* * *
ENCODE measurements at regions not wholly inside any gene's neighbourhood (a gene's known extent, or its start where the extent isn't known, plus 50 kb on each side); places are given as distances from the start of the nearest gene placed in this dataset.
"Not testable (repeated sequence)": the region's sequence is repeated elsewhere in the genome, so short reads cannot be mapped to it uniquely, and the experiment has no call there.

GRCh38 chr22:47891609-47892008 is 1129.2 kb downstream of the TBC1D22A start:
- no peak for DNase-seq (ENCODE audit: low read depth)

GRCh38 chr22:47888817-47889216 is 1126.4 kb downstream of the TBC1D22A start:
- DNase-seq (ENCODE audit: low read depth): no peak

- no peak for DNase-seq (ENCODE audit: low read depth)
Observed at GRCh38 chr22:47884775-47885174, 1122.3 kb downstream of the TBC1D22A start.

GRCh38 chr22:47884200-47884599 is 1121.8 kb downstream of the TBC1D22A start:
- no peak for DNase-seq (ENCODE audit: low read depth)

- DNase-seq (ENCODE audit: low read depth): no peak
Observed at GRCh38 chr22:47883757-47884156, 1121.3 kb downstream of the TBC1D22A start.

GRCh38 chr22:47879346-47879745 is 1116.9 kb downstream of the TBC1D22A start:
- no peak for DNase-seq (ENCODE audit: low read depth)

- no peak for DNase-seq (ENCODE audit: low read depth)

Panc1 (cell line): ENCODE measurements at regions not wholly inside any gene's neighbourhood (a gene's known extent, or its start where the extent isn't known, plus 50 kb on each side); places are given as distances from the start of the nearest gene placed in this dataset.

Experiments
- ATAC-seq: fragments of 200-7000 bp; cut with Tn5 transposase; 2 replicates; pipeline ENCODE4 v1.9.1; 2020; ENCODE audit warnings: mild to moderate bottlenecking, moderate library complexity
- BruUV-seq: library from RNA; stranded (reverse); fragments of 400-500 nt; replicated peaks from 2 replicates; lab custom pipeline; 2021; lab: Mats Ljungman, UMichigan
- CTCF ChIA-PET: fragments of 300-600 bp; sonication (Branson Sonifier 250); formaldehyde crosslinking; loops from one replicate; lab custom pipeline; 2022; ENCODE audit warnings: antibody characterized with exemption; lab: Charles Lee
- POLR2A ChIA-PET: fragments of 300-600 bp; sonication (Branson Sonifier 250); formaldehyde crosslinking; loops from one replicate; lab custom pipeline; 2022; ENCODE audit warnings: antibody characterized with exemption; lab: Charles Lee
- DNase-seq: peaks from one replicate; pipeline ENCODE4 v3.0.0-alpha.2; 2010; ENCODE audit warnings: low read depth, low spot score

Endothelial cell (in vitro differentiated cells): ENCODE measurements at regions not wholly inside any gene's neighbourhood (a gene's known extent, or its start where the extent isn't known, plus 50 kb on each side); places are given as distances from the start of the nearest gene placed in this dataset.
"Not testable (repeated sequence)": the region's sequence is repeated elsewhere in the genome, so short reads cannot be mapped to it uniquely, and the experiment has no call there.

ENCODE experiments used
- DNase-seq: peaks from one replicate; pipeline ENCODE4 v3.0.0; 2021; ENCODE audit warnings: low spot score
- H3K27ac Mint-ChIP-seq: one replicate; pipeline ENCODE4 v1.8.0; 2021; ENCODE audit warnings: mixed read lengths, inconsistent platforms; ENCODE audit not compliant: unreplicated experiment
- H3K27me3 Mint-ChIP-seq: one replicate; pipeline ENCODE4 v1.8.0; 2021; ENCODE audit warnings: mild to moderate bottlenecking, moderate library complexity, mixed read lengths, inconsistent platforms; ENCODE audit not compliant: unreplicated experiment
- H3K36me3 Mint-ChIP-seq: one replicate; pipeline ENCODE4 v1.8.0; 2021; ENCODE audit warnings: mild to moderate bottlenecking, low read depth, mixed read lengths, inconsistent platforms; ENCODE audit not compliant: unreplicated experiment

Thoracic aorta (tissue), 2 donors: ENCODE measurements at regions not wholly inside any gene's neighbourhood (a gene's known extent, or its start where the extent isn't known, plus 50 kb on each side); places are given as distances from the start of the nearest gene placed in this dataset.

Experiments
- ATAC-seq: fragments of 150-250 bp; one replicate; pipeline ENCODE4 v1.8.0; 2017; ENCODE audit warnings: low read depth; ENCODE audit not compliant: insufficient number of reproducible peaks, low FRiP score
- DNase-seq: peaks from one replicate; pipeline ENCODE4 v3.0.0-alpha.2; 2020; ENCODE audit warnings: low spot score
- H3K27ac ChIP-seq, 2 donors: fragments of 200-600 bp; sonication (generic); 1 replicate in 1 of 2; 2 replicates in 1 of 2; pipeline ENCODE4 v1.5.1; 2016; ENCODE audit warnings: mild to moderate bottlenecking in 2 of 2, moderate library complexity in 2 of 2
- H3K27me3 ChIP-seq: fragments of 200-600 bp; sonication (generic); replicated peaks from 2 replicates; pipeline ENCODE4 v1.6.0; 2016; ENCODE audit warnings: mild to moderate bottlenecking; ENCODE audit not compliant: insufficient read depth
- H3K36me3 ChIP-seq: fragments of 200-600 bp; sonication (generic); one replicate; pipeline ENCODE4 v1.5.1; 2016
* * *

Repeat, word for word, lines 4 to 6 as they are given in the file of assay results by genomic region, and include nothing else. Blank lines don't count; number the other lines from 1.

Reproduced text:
- no peak for DNase-seq (ENCODE audit: low read depth)

GRCh38 chr22:47888817-47889216 is 1126.4 kb downstream of the TBC1D22A start:
- DNase-seq (ENCODE audit: low read depth): no peak